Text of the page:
A retrospective on the Sustainability Shuffle

Finding a truly global topic for students today can be difficult. Everyone has their own cultures and practices, which makes collaboration on an international scale difficult. On top of that barrier, learning needs to be meaningful for each student and something that, regardless of spoken language, everyone can understand and rally behind.

When I discovered this truly global challenge, I knew right away the best educational tool on Earth to address it was Minecraft: Education Edition. I created the “Sustainability Shuffle” which sought to build a better future by teaching the United Nation’s Sustainable Development Goals (SDGs) through engaging game-based learning. Two years later, we have a Minecraft world created entirely by students of all ages and from five continents which has increased awareness for the Global Goals as the digital world travels from country to country and class to class.

By using a Minecraft: Education Edition world with 17 villages that each represent the 17 SDGs, I have been able to facilitate an exchange of solutions globally from students in Kindergarten through Post-Secondary education. Amazing educators have showed true global leadership as they inspired and challenged their classes in the creation of blocky solutions for the Global Goal targets and opportunities.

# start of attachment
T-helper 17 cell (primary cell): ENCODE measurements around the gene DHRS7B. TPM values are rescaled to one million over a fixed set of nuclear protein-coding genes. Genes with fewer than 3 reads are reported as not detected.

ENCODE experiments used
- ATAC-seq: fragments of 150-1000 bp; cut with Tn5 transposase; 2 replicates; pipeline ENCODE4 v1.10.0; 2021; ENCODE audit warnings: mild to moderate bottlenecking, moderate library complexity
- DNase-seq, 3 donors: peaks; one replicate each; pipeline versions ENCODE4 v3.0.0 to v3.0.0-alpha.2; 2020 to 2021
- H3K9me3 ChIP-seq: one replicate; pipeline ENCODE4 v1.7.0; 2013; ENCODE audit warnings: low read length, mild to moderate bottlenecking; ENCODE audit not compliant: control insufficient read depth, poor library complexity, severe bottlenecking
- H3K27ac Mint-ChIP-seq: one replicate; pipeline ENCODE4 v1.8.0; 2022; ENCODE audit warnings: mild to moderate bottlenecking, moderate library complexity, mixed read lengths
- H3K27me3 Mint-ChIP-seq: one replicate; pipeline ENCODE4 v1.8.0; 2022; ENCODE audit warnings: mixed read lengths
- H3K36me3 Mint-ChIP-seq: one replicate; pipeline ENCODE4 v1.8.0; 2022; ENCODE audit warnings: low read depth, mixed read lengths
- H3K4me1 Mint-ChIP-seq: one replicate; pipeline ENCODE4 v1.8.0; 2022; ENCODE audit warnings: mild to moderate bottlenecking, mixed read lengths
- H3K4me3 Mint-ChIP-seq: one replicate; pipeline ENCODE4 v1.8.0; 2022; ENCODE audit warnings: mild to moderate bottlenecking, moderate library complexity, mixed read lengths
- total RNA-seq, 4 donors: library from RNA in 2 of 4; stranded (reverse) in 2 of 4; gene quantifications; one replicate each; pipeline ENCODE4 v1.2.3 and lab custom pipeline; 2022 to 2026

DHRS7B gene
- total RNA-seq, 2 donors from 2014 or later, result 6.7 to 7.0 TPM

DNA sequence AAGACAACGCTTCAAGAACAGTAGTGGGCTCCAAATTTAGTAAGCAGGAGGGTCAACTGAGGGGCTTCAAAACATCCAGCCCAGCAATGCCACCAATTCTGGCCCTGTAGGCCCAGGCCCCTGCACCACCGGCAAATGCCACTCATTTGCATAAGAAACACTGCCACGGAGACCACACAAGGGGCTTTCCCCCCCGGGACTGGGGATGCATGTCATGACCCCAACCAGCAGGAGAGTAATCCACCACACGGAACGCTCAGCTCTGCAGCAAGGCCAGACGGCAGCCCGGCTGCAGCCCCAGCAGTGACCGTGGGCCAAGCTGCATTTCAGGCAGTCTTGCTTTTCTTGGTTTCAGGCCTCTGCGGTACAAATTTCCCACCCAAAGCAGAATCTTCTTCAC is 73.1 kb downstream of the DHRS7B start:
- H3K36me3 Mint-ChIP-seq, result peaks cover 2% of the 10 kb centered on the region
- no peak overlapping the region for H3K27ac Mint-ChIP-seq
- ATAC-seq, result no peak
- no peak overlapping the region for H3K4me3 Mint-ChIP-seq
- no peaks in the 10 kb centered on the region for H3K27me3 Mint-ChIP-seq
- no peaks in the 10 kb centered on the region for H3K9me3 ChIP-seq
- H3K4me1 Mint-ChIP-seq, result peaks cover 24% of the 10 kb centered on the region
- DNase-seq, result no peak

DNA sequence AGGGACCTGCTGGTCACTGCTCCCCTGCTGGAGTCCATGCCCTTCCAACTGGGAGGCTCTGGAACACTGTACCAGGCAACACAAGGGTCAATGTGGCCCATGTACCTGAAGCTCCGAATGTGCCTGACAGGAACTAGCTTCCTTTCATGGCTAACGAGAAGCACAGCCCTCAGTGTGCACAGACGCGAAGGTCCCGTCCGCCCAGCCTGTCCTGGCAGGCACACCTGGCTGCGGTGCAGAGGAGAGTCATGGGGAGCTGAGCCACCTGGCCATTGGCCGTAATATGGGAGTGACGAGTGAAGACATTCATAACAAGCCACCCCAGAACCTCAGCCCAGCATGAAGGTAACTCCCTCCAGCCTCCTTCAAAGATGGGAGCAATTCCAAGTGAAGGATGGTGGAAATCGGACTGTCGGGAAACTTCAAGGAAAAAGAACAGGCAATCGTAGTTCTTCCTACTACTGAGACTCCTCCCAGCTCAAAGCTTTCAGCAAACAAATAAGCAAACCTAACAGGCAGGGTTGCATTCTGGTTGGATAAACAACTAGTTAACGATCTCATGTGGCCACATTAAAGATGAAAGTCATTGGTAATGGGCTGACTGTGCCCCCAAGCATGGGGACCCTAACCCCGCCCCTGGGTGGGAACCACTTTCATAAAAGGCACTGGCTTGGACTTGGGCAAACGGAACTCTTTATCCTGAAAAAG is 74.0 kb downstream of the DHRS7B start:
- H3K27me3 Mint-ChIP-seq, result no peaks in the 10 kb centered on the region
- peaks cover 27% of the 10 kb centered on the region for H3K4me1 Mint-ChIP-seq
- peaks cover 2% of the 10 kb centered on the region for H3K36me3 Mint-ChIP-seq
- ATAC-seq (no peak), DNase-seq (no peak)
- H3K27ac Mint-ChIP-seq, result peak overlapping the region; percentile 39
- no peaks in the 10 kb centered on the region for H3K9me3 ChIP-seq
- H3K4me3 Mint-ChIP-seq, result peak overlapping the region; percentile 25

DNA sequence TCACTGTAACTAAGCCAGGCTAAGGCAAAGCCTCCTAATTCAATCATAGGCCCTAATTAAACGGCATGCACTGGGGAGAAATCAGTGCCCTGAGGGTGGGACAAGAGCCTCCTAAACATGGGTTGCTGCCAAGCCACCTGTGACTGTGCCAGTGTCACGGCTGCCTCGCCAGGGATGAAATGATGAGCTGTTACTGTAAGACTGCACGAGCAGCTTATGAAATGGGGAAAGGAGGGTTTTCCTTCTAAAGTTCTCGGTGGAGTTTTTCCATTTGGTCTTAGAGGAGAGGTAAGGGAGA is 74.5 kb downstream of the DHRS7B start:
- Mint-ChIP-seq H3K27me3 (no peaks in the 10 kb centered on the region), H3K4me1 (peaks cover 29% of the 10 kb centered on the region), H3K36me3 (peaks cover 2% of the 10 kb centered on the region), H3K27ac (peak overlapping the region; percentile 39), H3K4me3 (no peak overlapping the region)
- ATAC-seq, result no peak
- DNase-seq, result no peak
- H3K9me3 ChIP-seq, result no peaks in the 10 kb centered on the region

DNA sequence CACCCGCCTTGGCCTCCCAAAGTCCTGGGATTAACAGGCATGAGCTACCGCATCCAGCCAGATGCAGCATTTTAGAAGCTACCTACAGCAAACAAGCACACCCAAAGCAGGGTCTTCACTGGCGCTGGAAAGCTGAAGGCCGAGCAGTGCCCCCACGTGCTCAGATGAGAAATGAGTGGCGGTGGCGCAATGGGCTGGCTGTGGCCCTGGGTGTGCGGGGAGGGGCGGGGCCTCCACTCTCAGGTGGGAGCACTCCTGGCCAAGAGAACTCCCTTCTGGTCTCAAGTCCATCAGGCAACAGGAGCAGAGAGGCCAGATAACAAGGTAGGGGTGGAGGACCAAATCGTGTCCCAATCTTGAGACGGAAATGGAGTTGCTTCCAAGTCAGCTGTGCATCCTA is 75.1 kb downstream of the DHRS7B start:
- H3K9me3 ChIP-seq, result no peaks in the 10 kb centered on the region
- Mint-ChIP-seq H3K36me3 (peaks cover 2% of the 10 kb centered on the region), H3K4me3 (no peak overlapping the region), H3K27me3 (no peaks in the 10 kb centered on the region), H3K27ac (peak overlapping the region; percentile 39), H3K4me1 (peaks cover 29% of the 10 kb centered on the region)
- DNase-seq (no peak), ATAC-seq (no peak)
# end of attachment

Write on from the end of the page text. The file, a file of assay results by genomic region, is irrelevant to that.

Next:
The SDGs have a place in every classroom and this Minecraft project demonstrates that wonderfully. France tracked their water usage for a week in math class and made a bar graph representing the results for their Sustainability Shuffle Minecraft build. Sweden approached their build scientifically, noting that it takes nearly 10,000 litres of water to make just one pair of jeans. Italian students in technology class designed simple underground dwellings for SDG 1 (No Poverty). Dutch students looked at the economics of share economies and free systems for libraries, shelters and clothing. They also explored gender issues with the creation of co-ed sports opportunities at the highest levels. From the physics involved in Canada’s river waterwheel pump for crop production, to the biology in underwater crop growing and stopping coral bleaching this project has spanned subjects and grade levels. Every classroom on Earth can benefit from incorporating these goals. Minecraft: Education Edition is a flexible, empowering and engaging tool to help students demonstrate understanding and world-changing solutions.

Here is a retrospective of the entire project to date including student solutions, the teachers that drove the success and the logistics involved in creating a truly collaborative and global effort for the World’s Largest Lesson. These educators teach SDGs using game-based learning and cultivate action, awareness, critical-thinking, creativity, collaboration, citizenship and empathy development. We can’t wait to see where this project goes in the coming years.

Benjamin Kelly is a Canadian teacher and Global Minecraft Mentor.